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The Daily Wildcat

The Daily Wildcat


    Committee guts Clean Elections

    PHOENIX – Less than a month after infamous lobbyist Jack Abramoff pleaded guilty to bribing public officials, the House Judiciary Committee yesterday approved a bill that would gut Arizona’s Clean Elections laws.

    The bill, SCR 1013, would end public funding for election candidates under Arizona’s Clean Elections program and divert its funding to a newly created fund for domestic violence victims.

    The effort to gut the program was introduced late into the legislative session with the use of a “”strike-everything”” amendment offered by Rep. Russell Pearce, R-Mesa.

    The bill was initially offered by Sen. John Huppenthal, R-Chandler, but Pearce’s strike-everything amendment removed the original language of the bill, supplanting it with his bill to kill the Clean Elections system.

    Clean Elections is a voter-approved campaign finance system for candidates seeking statewide and legislative offices.

    It gives each candidate a limited amount of public money if the candidate agrees to clean election rules and can receive a specific number of $5 contributions from Arizona voters.

    Rep. Rick Murphy, R-Glendale, spoke passionately in favor of Pearce’s amendment. He said the Clean Elections system was deeply flawed and gives an advantage to clean election candidates in elections.

    Murphy explained that under current Clean Election laws, certain types of funds, like the small amount

    What is happening is that the special interest money is now going to the state political parties. We are making things more obscure.

    – Laura Knaperek,

    used to start up a new political campaign called seed money, are exempted for Clean Elections calculations.

    Murphy said a clean election candidate could raise ‘seed money’ and then ask for matching funds in the exact amount his or her opponent, running as a traditionally financed candidate, used for seed money. Under this system, he said, the clean elections candidate unfairly has an advantage.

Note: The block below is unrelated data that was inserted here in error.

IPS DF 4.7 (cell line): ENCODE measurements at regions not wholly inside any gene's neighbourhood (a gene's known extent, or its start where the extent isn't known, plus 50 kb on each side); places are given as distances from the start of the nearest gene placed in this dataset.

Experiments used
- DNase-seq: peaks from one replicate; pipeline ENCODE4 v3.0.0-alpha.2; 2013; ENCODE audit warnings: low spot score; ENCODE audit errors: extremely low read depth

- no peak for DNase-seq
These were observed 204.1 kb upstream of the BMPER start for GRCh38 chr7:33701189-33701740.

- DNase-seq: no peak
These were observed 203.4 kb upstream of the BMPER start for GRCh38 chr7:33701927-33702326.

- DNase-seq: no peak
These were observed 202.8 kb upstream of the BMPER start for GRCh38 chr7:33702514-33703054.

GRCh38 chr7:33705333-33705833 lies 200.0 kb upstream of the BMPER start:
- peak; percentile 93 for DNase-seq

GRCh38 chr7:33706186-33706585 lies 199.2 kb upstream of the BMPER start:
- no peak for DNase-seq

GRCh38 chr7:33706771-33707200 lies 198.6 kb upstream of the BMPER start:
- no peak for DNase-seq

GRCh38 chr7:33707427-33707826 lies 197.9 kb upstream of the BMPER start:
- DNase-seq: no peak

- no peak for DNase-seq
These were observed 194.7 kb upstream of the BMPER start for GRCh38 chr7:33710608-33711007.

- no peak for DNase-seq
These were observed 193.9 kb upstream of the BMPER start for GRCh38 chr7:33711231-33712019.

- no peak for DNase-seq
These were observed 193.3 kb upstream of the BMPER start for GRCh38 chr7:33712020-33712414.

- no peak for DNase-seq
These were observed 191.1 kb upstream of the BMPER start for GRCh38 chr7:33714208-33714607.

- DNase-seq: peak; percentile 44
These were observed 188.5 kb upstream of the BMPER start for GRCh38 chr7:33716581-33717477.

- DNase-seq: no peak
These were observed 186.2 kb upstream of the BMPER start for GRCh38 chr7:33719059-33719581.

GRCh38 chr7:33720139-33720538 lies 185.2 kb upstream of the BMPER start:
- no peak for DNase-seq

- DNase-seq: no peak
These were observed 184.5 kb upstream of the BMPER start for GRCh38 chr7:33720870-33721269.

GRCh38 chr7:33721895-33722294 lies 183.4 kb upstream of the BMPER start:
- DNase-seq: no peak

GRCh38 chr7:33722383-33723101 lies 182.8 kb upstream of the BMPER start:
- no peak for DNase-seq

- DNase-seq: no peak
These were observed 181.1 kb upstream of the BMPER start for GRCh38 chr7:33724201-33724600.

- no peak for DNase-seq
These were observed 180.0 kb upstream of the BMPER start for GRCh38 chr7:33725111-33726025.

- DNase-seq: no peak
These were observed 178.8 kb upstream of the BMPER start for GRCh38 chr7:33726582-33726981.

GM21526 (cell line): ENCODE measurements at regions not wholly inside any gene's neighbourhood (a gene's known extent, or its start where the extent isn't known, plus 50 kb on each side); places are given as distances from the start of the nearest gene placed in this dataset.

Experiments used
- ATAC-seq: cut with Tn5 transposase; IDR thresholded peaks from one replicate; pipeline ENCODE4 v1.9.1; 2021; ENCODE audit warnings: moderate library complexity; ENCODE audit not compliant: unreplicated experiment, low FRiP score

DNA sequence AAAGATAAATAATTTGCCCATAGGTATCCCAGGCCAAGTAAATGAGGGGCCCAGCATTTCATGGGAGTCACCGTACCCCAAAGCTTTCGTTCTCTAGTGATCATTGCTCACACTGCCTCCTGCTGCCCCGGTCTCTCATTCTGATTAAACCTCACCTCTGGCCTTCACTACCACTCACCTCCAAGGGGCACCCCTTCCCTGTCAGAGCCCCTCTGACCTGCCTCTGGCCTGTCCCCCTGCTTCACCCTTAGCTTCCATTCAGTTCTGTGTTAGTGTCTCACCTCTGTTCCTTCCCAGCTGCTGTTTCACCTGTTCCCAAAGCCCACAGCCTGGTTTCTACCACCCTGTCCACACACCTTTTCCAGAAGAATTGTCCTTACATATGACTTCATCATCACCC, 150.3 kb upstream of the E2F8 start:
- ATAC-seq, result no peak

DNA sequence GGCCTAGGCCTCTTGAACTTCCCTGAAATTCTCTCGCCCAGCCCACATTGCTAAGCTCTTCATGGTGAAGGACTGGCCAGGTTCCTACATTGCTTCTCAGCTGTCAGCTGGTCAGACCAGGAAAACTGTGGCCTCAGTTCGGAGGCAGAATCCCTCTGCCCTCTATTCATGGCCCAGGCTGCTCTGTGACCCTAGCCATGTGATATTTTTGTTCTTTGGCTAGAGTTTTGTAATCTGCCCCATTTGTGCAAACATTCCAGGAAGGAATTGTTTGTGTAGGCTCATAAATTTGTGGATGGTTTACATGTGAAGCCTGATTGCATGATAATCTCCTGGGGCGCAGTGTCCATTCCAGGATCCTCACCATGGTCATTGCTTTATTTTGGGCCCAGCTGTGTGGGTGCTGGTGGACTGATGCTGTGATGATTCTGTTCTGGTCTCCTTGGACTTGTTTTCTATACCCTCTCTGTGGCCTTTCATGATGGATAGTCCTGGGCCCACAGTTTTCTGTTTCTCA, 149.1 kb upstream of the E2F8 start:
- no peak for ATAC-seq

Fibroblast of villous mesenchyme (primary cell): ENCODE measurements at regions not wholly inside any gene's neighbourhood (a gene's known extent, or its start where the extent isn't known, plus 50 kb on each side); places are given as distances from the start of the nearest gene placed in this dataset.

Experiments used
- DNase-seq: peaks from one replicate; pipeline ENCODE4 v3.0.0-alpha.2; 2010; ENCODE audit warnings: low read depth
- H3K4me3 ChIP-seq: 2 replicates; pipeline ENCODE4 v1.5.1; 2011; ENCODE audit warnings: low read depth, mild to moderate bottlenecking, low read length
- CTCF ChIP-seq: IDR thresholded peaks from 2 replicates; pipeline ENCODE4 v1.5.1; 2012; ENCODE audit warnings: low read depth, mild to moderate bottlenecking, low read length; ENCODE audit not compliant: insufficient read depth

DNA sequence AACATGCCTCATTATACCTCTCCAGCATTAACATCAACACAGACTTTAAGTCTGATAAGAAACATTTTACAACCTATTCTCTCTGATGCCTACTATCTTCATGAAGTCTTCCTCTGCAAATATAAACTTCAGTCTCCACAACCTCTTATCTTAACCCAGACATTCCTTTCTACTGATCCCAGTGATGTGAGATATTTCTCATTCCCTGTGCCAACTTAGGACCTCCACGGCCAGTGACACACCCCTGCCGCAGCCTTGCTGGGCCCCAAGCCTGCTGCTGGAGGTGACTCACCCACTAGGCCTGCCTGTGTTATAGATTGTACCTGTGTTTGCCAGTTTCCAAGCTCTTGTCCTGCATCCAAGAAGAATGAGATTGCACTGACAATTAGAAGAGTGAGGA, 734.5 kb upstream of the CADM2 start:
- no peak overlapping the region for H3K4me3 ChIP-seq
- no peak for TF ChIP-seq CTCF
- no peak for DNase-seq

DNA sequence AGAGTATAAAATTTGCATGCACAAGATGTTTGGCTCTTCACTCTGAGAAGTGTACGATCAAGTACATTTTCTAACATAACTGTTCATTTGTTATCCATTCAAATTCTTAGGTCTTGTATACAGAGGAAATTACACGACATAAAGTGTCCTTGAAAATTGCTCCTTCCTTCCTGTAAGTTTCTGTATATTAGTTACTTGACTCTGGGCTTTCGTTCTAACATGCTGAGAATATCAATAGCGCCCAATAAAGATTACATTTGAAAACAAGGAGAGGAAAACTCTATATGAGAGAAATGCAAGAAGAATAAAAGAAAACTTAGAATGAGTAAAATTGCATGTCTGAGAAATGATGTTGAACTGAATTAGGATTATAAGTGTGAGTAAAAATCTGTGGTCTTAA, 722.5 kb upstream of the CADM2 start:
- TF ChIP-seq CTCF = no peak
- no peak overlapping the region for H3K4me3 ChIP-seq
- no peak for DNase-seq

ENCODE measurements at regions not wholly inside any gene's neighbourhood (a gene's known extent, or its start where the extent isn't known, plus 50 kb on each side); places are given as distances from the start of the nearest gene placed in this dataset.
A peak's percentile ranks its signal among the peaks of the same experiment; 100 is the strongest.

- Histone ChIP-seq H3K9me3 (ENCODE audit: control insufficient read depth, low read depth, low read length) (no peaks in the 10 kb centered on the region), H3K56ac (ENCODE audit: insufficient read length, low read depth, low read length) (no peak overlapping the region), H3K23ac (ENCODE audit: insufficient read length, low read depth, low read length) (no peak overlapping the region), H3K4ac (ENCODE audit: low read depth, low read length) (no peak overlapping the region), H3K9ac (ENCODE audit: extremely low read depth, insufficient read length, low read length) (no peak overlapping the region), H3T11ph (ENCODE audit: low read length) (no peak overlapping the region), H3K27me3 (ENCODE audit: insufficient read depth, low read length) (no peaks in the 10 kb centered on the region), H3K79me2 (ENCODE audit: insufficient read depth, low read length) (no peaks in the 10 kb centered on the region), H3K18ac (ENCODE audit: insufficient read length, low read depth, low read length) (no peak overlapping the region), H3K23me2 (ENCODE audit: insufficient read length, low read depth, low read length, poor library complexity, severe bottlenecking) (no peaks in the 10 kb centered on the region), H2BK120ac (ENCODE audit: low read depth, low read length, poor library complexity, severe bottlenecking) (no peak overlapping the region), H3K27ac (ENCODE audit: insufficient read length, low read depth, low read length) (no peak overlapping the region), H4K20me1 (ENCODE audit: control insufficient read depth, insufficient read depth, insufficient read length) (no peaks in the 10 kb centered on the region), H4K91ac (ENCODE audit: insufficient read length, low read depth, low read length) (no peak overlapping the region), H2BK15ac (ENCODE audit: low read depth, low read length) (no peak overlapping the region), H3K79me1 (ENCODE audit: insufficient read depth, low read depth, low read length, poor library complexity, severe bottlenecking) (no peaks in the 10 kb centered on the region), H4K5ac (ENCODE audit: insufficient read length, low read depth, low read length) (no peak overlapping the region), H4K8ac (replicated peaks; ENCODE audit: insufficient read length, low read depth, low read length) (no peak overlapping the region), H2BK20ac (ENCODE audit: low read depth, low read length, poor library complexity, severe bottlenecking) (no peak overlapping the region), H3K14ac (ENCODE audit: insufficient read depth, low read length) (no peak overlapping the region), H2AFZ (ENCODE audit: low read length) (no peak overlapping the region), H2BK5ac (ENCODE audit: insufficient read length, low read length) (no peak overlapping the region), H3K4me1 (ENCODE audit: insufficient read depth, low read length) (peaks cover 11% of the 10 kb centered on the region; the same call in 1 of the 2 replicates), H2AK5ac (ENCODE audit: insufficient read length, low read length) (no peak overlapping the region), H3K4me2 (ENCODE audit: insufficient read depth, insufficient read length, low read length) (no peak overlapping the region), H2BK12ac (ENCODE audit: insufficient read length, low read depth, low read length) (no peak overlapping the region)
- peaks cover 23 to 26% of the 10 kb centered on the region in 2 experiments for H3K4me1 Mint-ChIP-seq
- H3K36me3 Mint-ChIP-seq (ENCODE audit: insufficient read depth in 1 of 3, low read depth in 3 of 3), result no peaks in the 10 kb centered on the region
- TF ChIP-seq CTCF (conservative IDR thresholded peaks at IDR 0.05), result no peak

“”The government shouldn’t be picking winners and losers,”” said Murphy of the current system.

    Murphy admits he ran as a clean election candidate but believes he was “”virtually blackmailed”” into the decision because of the advantages in using the Clean Elections system.

    “”Of course I ran as a clean election candidate. You play within the rules while you work to change them,”” Murphy said.

    Barbara Lubin, the executive director of the Clean Elections Institute, told the committee that adopting the 38-page amendment would be a disaster for Arizona.

    “”Mr. Pearce is trying to single-handedly undo decades of campaign finance reforms and bipartisan election law in what seems to be an effort to turn Arizona into the political scandal capital of the United States,”” said Lubin.

    The amendment would also allow the limit for individual contributions to a candidate to be radically increased, to $10,000 per election cycle for each candidate.

    Lubin said with campaign contributions set so high, Arizona would become prone to campaign finance scandals similar to the Abramoff ordeal.

    “”In other words, the Pearce approach to dealing with campaign and election scandals is to just legalize them. It reads like a 38-page tribute to Jack Abramoff,”” Lubin said.

    Murphy said Lubin was wrong, citing 13 states that have no limits on individual contributions.

    Rep. Laura Knaperek, R-Tempe, said the Clean Elections system has done more harm than good. While the law was intended to dilute the influence lobbyists had on politicians with their campaign contributions, she said, it has pushed their influence underground.

    “”What is happening is that the special interest money is now going to the state political parties,”” said Knaperek. “”We are making things more obscure (with Clean Elections.)””

    Murphy said lobbyists now help the candidates by going out and getting the necessary amount of $5 contributions to get them on the ballot.

    Under state law, there are no laws requiring the disclosure of who has helped gather the $5 contributions from Arizona voters.

    Despite some flaws in the Clean Elections system, Rep. David Lujan, D-Phoenix, argued the program should be saved from Pearce’s amendment. He noted that 35 people signed up in opposition to the amendment.

    Lujan, who has visited other states explaining Arizona’s Clean Elections model to lawmakers in other states, said he believes the amendment is contrary to public opinion.

    “”Other states want to model this legislation, not do away with it,”” said Lujan.

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